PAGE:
Are all these gains at the top of the pyramid illegal, immoral or frankly criminal riches the result of gaming the financial system, the large unearned increments as economist Frank Genovese has called them due to monopoly theories and barriers to entry an impediment to health and social stability? To some degree it can be argued that excessive inequality is inefficient, a misallocation of wealth and a slap in the face, a fish slapping of sorts to those who believe in efficient markets. Evidently, the anti-capitalist critique can run into deep and uncharted waters; why should a loft in downtown Chicago cost twenty something times one in Newport Vermont? Henry George be damned, most people are willing to tolerate the “creative destructions” that capitalism brings instead of sharing out of necessity, with income disparity being the price of modern society…
But, what if we woke up one fine morning to find there were no more corporations, globalization, rogue nations and dishonest politicians? Would we be over the hump of the contentious issue of income distribution? Unlikely, certain given structures might vanish, only to be replaced by more ingenious designs on oppressive control. And, secondly, if we don’t decide to crash and burn what we have, is a steeply progressive luxury tax beyond a certain point feasible, or will it just scare the wealthy “patriots” to pick up and move their tents?
At the bottom of Western culture, there is still the myth of rugged individuals stubbornly clinging to a personal code of ethics that, despite influences like media and social fashions, will survive in new forms acting to create new and innovative associations somehow making it through a labyrinth of problems and challenges. Somehow that spirit can’t be killed off. Updated, evolved and transformed versions of old archetypes like John Wayne and even vaguer peripheral figures of history who prevent the world from collapsing; it seems stupid to white liberal elite college types, but it rings true. They didn’t hack their way out of Germany’s Death Forest or land at Normandy. There is something in America, that despite all the flaws and mistakes, the greatest, grandest culture in human history. Get used to it. It’s not going away. The confrontation with Occupy Wall Street is ultimately healthy. There’s almost nothing more anathema than the status quo, like the Bruce Cockburn song, “the trouble with normal is that it always gets worse.”. Democracy IS the worst form of government, except the rest of the crap. As unsavory as it can be, We have to work with it. The road to hell is said to be paved with good intentions; my own feeling is that the far left is a fifth column; remember state socialism imploded. It was inevitable. Our still flickering pioneer spirit can push the global oligarchy into the same stinking cesspool that Communists dived into under their own volition. Hopefully then, we can get back to business as usual…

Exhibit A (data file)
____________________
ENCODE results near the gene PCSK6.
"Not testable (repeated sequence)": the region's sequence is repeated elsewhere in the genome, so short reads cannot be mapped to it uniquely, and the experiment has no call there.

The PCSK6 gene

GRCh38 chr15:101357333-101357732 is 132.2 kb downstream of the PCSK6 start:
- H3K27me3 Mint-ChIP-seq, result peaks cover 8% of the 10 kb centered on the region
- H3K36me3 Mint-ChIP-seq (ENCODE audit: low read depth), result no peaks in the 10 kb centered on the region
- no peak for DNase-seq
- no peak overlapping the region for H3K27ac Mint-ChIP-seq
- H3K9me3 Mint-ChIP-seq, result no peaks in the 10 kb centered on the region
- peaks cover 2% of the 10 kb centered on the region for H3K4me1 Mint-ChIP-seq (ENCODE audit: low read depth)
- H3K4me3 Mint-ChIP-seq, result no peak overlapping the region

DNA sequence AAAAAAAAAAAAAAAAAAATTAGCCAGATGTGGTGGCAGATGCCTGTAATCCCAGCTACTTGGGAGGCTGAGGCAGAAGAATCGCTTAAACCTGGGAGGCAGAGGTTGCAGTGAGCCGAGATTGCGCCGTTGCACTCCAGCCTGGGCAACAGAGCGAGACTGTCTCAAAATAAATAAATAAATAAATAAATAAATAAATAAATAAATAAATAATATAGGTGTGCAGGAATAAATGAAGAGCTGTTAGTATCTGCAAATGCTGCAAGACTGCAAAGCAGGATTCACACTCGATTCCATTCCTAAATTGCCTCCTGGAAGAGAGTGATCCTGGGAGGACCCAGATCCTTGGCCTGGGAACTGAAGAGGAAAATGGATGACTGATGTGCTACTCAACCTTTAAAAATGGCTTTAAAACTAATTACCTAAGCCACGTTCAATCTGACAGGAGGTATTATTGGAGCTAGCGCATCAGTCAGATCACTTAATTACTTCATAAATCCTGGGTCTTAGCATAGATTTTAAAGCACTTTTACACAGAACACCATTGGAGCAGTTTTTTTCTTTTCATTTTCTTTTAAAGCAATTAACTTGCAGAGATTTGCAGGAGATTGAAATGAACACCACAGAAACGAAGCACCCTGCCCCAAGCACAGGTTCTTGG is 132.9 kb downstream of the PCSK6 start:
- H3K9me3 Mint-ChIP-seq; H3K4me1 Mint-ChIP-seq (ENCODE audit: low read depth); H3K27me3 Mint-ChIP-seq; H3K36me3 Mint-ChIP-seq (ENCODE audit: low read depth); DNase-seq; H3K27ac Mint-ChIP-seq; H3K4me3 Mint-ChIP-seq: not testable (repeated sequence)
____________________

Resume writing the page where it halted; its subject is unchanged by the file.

( see link at end) …The situation appears even more stark when we look at the United States. When Forbes magazine produced the first of its now-annual ranking of the 400 richest people in America in 1982, there were 14 billionaires on the list. By 2007, every single member of the list was a billionaire, with the price of admission to this most exclusive of clubs pegged at US$1.3 billion. There is no doubt that we live in an increasingly unequal society. Since the late 1970s, income inequality in the United States has steadily increased, to the point where the top quintile of Americans now own 84% of the country’s total wealth. The picture is similar in Canada, where the top 20% of households control 70% of the wealth.
…But carving the population into quintiles masks the true nature of what is going on. Over the past few decades, virtually all of the increase in wealth has gone to the relative handful of individuals in the top 1% of the income distribution. In the United States, that 1% of the population wields about 35% of the nation’s wealth. In Canada, the situation is similar if slightly less compressed: the top 1% of the population possesses 14% of total wealth. Read More:http://www.canadianbusiness.com/article/9391–why-the-growing-wealth-inequality-matters
A windfall luxury tax is not that radical, An old curmudgeon sport like baseball has it. Maybe that cash can then be used to fund an adequate employment insurance and other social benefit monies for those who appear to be headed for p
nent vacation; remember also that technology and automated trading systems are also putting growing numbers of the financial class into the same morass. The question remains. Who will pay? The state or private sector? And who is to really blame? And, are our notions of charity obsolete, or simply rusty from lack of use, a hangover from the Great Depression?